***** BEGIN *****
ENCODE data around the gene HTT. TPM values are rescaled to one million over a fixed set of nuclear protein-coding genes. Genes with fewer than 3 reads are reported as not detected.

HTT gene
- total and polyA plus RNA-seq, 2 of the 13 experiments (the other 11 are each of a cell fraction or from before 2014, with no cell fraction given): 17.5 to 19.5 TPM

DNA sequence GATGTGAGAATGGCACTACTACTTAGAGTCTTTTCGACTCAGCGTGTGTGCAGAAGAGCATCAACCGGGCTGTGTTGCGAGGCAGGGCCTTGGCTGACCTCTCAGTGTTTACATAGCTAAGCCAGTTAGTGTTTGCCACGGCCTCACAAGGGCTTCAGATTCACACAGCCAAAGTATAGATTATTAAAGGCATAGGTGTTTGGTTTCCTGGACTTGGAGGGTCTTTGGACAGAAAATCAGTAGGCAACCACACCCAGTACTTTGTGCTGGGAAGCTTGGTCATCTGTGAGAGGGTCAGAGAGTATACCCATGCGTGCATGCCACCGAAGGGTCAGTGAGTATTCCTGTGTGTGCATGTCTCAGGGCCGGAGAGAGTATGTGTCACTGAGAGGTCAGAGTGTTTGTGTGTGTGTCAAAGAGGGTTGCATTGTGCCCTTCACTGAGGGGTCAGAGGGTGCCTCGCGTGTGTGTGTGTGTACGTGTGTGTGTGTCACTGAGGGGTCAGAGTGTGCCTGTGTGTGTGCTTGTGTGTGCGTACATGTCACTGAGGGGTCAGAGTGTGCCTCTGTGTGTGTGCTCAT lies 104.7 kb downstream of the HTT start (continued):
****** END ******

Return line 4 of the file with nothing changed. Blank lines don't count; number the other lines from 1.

DNA sequence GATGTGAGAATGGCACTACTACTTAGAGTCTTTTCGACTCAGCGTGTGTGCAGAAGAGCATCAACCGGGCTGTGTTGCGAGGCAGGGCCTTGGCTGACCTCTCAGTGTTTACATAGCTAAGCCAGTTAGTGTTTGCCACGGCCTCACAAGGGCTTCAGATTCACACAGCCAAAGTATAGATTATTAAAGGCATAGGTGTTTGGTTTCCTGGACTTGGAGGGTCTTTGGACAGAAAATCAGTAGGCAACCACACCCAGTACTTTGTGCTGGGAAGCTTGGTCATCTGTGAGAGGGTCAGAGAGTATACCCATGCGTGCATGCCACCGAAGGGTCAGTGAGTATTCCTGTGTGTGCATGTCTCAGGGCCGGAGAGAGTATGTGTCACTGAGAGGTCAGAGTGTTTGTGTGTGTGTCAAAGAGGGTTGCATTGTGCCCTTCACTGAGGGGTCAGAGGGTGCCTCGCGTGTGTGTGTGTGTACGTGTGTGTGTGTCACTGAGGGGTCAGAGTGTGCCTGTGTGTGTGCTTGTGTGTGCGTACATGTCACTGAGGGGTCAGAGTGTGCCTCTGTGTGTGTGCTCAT lies 104.7 kb downstream of the HTT start (continued):